Current capabilities for predicting skill retention, i.e., the extent to which human operators retain learned skills over time, at an individual level are limited due to a requirement for large data sets and methods that can extract relevant patterns in highly dimensional data. This paper investigates the application of Extreme Gradient Boosting (XGBoost) decision tree models for predicting a high-resolution individual skill retention curve. For this, a large skill-based tracking experiment dataset is used to extract different feature classes and train an XGBoost predictive model. To identify the robust predictors, the effects of the different features on the model's output are analyzed using SHapley Additive exPlanations (SHAP). Furthermore, the proposed XGBoost model is trained using both the experiment dataset and a matched synthetic dataset, with both approaches evaluated on the experiment data. Overall, the available experiment dataset was found to include too few retention measurements, and too significant between-group differences, to extract a reliable prediction model. On the synthetic dataset, the XGBoost model was found to accurately capture individuals' skill retention curves, where the features that contributed most (21%) to the prediction model's accuracy were found to be the considered learning curve parameters. Overall, this paper shows that experiment data of skill-based tracking tasks can be used to predict skill decay curves using XGBoost, but that more research and data are needed to achieve sufficient accuracy and reliability at an individual level for practical applications.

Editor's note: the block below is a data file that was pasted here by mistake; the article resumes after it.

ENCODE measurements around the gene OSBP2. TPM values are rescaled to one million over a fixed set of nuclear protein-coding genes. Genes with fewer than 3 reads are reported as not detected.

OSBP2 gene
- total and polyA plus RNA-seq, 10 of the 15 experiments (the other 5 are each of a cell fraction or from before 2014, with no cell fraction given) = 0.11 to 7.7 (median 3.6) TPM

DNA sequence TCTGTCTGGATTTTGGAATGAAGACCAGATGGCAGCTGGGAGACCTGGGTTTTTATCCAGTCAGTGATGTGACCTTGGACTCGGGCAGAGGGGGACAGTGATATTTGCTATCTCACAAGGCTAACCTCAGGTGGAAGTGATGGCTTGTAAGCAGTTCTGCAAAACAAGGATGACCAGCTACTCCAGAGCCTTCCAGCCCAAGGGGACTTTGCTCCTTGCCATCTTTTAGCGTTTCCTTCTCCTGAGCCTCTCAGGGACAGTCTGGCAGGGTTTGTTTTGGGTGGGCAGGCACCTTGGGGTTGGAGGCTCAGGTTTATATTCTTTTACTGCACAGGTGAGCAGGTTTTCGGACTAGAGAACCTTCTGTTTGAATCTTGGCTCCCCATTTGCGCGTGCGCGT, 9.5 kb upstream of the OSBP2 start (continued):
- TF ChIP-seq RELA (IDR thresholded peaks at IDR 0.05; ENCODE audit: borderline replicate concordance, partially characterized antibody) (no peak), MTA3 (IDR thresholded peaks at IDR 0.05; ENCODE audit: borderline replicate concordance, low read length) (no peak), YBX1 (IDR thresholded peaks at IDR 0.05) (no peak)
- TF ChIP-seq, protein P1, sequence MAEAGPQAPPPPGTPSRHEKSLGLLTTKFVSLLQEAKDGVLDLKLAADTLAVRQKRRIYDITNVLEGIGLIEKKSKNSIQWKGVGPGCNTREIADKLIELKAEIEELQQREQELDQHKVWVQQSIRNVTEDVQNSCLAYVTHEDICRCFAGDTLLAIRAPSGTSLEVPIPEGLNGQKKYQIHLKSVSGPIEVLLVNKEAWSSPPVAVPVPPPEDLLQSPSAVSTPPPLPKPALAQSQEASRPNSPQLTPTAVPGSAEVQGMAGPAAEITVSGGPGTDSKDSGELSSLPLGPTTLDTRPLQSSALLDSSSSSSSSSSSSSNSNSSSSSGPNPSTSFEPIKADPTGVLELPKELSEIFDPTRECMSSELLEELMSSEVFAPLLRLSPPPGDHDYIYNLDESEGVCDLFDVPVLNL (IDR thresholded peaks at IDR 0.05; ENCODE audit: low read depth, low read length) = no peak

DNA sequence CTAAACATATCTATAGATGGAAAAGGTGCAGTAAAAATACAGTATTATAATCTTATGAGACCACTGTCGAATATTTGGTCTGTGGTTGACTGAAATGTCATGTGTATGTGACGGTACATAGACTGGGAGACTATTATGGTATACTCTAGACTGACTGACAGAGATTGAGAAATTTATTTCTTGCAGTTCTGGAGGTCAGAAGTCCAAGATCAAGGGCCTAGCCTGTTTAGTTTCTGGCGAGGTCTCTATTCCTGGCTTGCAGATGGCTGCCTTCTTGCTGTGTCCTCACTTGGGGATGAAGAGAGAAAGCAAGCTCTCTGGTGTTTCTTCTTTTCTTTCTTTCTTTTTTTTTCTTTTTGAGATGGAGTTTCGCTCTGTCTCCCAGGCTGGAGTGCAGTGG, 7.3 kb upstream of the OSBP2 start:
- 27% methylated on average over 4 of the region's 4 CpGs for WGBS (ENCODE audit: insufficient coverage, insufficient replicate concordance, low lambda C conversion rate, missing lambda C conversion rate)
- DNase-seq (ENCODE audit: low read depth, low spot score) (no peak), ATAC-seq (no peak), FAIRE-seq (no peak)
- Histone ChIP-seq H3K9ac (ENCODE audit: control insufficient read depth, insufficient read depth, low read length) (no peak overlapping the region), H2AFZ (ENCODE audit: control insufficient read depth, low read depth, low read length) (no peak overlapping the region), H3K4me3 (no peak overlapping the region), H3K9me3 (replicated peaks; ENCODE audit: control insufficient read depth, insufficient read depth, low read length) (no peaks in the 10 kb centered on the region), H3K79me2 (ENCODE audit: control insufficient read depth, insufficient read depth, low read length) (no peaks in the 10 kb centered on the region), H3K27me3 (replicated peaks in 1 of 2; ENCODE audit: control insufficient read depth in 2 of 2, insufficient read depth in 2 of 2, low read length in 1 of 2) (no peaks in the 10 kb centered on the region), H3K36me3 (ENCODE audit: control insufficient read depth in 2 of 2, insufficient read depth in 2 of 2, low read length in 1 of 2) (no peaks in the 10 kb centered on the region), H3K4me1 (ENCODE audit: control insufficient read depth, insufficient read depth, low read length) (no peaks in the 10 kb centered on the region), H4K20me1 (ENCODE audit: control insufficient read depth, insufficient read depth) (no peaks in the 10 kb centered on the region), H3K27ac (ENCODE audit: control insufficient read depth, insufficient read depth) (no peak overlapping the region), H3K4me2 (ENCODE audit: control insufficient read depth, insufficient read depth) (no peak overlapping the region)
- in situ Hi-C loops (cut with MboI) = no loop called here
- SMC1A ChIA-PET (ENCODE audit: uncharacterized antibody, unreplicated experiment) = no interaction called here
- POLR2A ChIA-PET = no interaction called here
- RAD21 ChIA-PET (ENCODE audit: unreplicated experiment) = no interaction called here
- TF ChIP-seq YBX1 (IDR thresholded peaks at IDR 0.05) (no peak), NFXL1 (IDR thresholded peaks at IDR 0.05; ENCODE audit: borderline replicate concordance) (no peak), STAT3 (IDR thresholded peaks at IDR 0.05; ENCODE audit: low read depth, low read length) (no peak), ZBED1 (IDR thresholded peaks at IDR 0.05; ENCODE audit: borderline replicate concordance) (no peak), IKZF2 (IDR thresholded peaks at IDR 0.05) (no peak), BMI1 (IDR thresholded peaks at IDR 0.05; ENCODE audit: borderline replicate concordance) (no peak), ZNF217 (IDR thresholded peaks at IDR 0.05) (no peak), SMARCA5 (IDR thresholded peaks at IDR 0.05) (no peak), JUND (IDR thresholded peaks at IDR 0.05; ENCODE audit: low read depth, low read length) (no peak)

|Title of host publication||AIAA SciTech Forum 2023|
|Number of pages||25|
|Publication status||Published - 2023|
|Event||AIAA SCITECH 2023 Forum - National Harbor, MD & Online, Washington, United States|
Duration: 23 Jan 2023 → 27 Jan 2023
|Conference||AIAA SCITECH 2023 Forum|
|Period||23/01/23 → 27/01/23|